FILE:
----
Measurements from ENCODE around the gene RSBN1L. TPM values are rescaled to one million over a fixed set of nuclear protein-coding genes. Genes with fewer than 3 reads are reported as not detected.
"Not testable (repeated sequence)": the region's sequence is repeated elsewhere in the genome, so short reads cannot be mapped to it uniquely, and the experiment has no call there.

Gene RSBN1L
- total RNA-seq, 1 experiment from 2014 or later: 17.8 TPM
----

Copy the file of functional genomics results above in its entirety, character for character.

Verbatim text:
Measurements from ENCODE around the gene RSBN1L. TPM values are rescaled to one million over a fixed set of nuclear protein-coding genes. Genes with fewer than 3 reads are reported as not detected.
"Not testable (repeated sequence)": the region's sequence is repeated elsewhere in the genome, so short reads cannot be mapped to it uniquely, and the experiment has no call there.

Gene RSBN1L
- total RNA-seq, 1 experiment from 2014 or later: 17.8 TPM